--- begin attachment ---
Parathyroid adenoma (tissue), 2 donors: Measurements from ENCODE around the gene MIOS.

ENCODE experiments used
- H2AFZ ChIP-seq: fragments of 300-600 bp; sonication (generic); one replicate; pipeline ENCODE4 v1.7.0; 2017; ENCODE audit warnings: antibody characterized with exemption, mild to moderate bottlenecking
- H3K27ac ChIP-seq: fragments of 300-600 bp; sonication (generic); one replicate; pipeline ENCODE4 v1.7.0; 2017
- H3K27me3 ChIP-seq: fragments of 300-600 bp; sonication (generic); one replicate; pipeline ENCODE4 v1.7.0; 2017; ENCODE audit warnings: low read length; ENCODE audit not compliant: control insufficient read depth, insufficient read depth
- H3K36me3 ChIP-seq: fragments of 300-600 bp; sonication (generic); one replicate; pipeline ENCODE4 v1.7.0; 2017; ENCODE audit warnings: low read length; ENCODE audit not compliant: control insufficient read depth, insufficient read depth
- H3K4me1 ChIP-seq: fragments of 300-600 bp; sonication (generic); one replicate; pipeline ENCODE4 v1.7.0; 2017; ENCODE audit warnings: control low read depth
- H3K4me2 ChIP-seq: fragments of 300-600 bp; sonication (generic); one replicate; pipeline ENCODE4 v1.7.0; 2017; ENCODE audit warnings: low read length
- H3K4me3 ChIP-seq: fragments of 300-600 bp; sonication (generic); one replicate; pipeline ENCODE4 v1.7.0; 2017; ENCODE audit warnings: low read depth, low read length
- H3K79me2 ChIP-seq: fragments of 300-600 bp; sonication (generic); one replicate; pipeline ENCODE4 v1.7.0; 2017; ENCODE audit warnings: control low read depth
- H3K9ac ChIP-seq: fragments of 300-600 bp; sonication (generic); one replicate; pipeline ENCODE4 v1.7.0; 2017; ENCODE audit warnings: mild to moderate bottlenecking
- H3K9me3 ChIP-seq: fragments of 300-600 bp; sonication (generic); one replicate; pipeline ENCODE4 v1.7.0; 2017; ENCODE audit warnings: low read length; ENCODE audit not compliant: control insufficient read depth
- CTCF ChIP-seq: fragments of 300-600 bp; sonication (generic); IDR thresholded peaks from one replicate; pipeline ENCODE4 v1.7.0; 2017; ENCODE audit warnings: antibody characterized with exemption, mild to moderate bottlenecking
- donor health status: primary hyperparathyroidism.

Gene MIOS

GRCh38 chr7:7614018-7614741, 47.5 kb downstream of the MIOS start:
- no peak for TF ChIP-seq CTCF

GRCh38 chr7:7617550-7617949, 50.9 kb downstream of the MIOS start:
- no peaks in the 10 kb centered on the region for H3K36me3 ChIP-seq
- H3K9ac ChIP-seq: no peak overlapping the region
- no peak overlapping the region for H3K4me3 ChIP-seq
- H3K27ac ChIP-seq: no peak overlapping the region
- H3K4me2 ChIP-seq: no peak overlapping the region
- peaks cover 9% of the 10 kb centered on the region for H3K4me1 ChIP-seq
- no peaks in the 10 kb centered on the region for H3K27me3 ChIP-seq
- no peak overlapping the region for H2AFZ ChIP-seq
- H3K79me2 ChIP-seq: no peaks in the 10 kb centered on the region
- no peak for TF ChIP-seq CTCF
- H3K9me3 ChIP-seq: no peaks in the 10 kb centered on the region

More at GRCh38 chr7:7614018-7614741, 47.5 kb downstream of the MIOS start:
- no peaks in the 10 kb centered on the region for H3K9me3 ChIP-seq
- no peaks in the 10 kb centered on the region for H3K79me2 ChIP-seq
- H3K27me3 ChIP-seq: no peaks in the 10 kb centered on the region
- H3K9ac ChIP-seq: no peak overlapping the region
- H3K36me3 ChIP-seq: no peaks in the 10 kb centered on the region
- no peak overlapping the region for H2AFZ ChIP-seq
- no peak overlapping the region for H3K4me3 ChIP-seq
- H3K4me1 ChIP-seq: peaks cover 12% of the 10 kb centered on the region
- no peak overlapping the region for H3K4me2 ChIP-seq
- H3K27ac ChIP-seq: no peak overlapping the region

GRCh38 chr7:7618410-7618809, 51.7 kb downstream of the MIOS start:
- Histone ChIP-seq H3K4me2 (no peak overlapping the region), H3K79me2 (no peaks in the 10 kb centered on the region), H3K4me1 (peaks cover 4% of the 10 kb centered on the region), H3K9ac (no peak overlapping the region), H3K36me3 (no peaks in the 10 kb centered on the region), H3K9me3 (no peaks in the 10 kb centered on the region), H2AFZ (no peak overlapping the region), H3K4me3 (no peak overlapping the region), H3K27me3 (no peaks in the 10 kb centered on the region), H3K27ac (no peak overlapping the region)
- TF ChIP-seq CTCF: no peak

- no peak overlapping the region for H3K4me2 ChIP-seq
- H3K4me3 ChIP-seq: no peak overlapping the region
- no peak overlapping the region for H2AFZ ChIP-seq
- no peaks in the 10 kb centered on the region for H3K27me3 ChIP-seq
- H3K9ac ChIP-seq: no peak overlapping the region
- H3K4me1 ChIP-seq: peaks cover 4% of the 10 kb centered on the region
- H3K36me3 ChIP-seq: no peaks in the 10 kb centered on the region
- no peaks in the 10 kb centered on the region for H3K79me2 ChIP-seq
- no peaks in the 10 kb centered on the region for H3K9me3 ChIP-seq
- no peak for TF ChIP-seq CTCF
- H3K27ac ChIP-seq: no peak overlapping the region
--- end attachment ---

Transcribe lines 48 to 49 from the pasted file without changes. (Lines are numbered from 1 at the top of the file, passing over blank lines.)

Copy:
- H3K9ac ChIP-seq: no peak overlapping the region
- H3K4me1 ChIP-seq: peaks cover 4% of the 10 kb centered on the region